Wednesday, May 21, 2008

Ruminations

It's interesting to me how much our culture values the idea of "making the world a better place." Of course the concept is a good thing, but should it be the primary goal of our lives? I trow not. Our primary goal is salvation and, for the Orthodox at least, beyond that theosis. Making the world a better place falls naturally into place when your eyes are directed towards heaven. That sounds paradoxical, but it is true. The world is not just the physical universe we inhabit. It is the people we come into contact with one way or another every day. When our sight is on heaven and our hearts are warmed with the love of Christ we will also love our neighbors and by loving them we will make the world a better place.
As St. Seraphim of Sarov said, "Save yourself [or acquire the grace of the Holy Spirit, depending on the translation] and thousands around you will be saved." For confirmation of his teaching we need look no further than his own life, spent in the deep forests of Russia which nonetheless has touched thousands during and after his life.

In the cultural idea of "making the world a better place" the emphasis is all on the external. If you give to charity, if you volunteer at a soup kitchen, you are making the world a better place. But is not secret prayer just as important? To the secular idea of a "good person" it is not. To the believing Christian there is nothing more important. The saints of the Orthodox church prayed for everyone. Some were even known to pray for the demons. We may spend our lives doing good deeds for others, but if we focus on ourselves and how good it is of us to do this we lose all grace. Only when our hearts are open to pain of those we are trying to help and when we no longer focus on ourselves but on the person in front of us can we begin to participate in God's energies and gain the gifts of the Holy Spirit.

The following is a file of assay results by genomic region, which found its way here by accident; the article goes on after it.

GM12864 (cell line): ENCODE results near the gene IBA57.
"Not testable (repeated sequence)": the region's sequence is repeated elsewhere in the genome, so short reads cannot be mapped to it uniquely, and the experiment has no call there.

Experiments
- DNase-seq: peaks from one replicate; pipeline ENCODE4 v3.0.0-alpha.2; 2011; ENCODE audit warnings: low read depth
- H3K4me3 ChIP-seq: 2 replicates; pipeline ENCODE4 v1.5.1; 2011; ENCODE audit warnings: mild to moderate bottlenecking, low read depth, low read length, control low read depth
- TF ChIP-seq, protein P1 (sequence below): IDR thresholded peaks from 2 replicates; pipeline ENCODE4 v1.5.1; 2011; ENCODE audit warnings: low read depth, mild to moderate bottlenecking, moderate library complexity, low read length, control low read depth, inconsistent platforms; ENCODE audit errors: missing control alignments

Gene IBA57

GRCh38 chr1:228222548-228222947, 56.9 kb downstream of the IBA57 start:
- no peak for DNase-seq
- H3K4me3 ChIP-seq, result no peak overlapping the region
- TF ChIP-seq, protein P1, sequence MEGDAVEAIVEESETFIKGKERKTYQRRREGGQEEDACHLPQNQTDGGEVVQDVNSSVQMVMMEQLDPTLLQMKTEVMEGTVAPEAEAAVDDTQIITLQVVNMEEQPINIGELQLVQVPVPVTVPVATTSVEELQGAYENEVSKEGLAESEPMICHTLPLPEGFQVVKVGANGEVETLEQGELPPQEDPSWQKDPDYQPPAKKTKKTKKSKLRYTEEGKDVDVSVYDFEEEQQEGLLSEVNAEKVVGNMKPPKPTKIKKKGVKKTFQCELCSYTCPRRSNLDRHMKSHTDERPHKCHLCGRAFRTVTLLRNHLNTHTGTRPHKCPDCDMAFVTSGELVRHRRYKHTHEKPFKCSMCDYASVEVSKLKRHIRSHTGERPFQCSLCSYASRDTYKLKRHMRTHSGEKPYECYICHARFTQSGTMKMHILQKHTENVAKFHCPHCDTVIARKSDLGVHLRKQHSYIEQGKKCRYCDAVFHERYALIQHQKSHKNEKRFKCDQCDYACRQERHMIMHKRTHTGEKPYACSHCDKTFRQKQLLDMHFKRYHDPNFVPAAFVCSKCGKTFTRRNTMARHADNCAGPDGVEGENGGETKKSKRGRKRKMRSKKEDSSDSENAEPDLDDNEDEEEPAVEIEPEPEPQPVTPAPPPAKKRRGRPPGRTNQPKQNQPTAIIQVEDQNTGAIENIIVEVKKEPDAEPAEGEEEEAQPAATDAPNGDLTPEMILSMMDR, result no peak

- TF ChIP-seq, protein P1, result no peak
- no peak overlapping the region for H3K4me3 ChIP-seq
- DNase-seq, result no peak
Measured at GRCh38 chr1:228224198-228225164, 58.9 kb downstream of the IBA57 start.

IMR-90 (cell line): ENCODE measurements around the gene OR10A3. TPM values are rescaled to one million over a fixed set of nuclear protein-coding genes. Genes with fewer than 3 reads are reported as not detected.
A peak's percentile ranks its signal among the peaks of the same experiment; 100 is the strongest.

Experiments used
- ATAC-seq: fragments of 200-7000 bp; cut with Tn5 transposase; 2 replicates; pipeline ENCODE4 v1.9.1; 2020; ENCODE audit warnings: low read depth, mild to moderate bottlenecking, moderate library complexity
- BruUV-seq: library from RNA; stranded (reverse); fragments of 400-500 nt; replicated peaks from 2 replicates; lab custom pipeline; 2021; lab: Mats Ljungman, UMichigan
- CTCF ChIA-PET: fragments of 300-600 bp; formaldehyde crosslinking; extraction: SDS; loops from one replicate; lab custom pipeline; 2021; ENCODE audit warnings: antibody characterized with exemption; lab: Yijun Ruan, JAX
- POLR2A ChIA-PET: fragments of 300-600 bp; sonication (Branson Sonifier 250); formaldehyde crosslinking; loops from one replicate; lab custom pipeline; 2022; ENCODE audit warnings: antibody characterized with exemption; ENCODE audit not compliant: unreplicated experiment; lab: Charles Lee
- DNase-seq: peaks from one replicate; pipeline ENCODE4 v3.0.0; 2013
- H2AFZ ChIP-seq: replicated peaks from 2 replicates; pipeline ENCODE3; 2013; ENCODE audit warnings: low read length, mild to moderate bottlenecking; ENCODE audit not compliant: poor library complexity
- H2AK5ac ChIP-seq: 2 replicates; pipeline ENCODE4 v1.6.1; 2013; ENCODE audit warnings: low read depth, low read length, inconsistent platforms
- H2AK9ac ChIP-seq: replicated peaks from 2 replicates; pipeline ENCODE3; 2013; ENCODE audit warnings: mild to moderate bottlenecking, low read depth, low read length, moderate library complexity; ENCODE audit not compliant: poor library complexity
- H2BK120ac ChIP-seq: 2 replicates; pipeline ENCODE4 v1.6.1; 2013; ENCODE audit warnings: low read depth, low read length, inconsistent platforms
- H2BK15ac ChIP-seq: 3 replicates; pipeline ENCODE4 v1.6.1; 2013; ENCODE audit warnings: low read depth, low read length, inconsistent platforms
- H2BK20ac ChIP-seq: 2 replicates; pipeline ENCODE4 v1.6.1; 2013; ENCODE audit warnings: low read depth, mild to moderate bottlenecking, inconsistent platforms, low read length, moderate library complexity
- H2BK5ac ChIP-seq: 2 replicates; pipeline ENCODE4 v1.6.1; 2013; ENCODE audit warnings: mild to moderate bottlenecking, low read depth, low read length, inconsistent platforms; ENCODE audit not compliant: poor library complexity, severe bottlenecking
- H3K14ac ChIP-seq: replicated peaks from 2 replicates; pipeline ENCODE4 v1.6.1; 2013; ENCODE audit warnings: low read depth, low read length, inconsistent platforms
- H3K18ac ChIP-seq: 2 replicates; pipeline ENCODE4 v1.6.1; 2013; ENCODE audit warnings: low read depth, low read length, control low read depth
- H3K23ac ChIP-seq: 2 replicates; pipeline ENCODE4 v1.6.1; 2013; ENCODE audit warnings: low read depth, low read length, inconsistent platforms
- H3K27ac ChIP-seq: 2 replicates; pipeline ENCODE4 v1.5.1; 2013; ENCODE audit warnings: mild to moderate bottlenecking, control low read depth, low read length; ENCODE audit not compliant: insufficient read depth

2 comments:

Miss Deb May 21, 2008 at 11:01 AM  

Thank you for that, Maureen :)

Sarah Dee May 22, 2008 at 7:27 PM  

Your perspective coming from orthodoxy are always unique and interesting maureen. I enjoyed it. :)

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